Obama administration officials believe that Pakistan's powerful spy agency ordered the killing of a Pakistani journalist who had written scathing reports about the infiltration of militants in the country's military, according to American officials.
New classified intelligence obtained before the May 29 disappearance of the journalist, Saleem Shahzad, 40, from the capital, Islamabad, and after the discovery of his mortally wounded body, showed that senior officials of the spy agency, the directorate for inter-services intelligence, directed the attack on him in an effort to silence criticism, two senior administration officials said.
The intelligence, which several administration officials said they believed was reliable and conclusive, showed that the actions of the ISI, as it is known, were "barbaric and unacceptable," one of the officials said. They would not disclose further details about the intelligence.
But the disclosure of the information in itself could further aggravate the badly fractured relationship between the United States and Pakistan, which worsened significantly with the American commando raid two months ago that killed Osama bin Laden in a Pakistan safehouse and deeply embarrassed the Pakistani government, military and intelligence hierarchy.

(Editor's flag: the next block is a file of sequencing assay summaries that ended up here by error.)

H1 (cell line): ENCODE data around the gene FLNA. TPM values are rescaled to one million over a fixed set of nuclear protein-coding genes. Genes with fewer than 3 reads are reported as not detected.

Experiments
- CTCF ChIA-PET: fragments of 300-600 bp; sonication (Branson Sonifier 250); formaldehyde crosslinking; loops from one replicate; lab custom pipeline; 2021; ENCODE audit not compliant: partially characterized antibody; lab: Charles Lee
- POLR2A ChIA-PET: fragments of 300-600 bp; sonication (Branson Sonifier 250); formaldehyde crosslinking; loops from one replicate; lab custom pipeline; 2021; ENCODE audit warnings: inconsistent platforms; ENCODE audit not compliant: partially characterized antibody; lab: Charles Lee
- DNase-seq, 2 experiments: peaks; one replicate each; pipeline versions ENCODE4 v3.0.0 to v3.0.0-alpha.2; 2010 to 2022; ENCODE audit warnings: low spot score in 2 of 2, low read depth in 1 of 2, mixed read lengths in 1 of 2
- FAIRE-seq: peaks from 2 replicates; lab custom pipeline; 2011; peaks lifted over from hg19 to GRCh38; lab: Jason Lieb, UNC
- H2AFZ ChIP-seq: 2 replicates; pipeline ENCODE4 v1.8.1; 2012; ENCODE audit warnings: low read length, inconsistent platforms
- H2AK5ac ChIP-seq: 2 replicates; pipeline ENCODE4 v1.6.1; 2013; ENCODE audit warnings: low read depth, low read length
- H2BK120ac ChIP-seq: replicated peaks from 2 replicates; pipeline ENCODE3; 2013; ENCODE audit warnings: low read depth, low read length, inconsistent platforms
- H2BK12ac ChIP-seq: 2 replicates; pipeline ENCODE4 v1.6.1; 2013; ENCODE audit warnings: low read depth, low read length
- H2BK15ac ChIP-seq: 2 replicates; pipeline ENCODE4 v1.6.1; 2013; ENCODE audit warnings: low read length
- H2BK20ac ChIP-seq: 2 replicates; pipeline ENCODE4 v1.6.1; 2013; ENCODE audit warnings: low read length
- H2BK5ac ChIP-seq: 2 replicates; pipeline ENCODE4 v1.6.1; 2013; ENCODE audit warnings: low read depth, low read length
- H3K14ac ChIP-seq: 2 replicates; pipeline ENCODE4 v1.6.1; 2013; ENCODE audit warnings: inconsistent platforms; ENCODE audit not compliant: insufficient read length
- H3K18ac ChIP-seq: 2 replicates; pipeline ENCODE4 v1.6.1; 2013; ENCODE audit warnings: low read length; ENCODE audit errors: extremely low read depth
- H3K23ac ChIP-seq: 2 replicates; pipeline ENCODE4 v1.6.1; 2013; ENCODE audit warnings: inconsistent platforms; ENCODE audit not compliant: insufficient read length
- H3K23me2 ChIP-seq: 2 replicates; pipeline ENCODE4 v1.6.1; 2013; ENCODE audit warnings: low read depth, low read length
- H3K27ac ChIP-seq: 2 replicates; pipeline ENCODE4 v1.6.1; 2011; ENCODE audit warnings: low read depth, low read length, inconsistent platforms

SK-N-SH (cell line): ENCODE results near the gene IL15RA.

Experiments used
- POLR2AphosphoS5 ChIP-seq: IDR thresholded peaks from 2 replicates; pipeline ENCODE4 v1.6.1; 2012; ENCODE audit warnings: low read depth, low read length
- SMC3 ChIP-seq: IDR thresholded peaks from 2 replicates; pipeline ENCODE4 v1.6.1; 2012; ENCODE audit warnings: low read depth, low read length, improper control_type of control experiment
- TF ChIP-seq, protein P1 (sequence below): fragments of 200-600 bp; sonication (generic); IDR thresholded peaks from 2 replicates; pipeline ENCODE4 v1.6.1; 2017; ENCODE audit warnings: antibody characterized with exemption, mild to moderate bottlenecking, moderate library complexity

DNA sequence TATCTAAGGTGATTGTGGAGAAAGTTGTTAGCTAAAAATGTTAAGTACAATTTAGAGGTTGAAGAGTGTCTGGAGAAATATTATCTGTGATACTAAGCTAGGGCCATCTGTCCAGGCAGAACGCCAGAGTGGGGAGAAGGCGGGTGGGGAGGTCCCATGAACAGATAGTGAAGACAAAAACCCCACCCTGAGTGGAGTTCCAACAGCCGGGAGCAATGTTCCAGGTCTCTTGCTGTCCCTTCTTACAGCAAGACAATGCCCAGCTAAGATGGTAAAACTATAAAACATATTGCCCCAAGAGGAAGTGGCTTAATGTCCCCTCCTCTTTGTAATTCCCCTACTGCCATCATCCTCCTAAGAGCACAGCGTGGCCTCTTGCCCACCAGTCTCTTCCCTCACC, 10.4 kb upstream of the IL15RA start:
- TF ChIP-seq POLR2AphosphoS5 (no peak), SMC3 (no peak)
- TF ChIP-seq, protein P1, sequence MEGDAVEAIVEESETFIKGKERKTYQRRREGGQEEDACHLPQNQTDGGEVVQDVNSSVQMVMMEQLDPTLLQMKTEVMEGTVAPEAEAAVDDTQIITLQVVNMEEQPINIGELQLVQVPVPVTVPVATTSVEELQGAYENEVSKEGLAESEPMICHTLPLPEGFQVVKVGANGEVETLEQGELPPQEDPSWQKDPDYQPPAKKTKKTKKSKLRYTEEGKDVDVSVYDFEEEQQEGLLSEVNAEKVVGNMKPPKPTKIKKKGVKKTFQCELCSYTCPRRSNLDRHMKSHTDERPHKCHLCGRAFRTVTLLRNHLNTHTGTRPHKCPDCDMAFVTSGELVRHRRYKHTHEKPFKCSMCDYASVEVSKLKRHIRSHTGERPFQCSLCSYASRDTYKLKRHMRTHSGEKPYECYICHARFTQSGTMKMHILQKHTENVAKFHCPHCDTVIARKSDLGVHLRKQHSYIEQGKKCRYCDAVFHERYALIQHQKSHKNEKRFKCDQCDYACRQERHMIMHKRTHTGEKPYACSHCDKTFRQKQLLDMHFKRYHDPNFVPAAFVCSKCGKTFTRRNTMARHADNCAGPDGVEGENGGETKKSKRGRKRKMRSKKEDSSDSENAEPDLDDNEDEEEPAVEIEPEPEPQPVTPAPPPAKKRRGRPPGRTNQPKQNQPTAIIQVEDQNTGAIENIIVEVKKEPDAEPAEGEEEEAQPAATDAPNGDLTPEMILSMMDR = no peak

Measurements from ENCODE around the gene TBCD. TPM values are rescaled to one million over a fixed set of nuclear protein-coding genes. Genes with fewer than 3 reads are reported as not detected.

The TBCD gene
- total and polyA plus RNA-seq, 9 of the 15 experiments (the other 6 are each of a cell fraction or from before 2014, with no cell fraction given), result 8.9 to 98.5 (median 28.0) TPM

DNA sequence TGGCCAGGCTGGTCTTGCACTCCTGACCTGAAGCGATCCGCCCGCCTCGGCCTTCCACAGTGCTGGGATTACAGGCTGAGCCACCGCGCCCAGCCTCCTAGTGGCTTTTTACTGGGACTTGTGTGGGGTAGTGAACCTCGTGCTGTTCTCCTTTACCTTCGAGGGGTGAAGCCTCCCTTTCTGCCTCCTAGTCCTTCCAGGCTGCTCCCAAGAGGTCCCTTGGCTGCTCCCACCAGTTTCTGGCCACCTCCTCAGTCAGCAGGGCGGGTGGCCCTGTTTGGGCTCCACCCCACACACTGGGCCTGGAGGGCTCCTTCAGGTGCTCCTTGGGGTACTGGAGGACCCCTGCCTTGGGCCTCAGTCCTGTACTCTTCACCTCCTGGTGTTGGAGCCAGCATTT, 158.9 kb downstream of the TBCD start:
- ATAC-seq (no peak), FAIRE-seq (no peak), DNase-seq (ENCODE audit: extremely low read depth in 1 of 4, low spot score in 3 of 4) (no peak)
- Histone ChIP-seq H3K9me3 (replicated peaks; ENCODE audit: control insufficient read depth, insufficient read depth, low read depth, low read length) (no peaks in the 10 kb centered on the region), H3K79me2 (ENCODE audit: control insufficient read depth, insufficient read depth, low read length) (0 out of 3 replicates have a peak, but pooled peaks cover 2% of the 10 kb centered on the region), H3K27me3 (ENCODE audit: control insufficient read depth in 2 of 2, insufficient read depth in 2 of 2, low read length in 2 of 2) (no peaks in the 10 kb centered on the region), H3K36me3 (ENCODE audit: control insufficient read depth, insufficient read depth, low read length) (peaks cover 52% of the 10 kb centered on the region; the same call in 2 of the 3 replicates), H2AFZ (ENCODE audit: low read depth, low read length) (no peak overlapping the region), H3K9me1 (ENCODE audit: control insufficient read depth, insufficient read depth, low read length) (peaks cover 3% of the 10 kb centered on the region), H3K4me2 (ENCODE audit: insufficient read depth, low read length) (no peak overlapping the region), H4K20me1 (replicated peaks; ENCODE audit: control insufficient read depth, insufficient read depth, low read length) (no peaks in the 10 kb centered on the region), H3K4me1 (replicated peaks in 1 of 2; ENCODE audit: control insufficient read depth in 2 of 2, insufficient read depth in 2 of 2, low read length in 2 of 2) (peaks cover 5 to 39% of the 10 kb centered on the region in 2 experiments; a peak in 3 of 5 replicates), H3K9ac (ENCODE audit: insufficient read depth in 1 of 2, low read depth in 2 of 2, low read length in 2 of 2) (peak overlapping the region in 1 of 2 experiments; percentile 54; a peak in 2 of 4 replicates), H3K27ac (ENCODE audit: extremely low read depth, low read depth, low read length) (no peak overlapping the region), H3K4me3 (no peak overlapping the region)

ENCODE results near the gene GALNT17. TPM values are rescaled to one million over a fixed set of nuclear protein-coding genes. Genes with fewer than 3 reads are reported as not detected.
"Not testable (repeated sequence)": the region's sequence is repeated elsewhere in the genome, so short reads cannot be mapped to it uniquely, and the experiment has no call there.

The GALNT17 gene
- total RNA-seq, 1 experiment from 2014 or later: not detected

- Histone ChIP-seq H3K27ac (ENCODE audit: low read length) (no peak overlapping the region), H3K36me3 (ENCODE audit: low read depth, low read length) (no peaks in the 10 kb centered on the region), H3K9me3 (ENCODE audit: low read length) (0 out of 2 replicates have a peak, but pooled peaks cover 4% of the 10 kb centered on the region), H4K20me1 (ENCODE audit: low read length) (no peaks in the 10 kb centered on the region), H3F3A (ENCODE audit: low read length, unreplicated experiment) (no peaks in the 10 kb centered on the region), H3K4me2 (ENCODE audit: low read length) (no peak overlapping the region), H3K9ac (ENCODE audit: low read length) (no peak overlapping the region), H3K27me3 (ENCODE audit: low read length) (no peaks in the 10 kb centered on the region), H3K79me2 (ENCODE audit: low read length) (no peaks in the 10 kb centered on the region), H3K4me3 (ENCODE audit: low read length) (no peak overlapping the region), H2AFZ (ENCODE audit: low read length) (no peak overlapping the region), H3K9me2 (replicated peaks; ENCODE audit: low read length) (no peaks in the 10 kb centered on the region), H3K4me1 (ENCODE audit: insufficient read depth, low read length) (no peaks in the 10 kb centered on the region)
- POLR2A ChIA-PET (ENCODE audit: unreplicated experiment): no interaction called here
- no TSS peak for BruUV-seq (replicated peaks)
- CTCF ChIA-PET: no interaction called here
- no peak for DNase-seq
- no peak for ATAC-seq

Obama administration officials will deliberate in the coming days how to present the information about Shahzad to the Pakistani government, an administration official said.
The disclosure of the intelligence was made in answer to questions about the possibility of its existence, and was reluctantly confirmed by the two officials.
"There is a lot of high-level concern about the murder; no one is too busy not to look at this," said one.
A third senior American official said there was enough other intelligence and indicators immediately after Shahzad's death for the Americans to conclude that the ISI had ordered him killed.
A spokesman for the Pakistan intelligence agency said in Islamabad on Monday night that "I am not commenting on this."
George Little, a spokesman for the Central Intelligence Agency, declined to comment.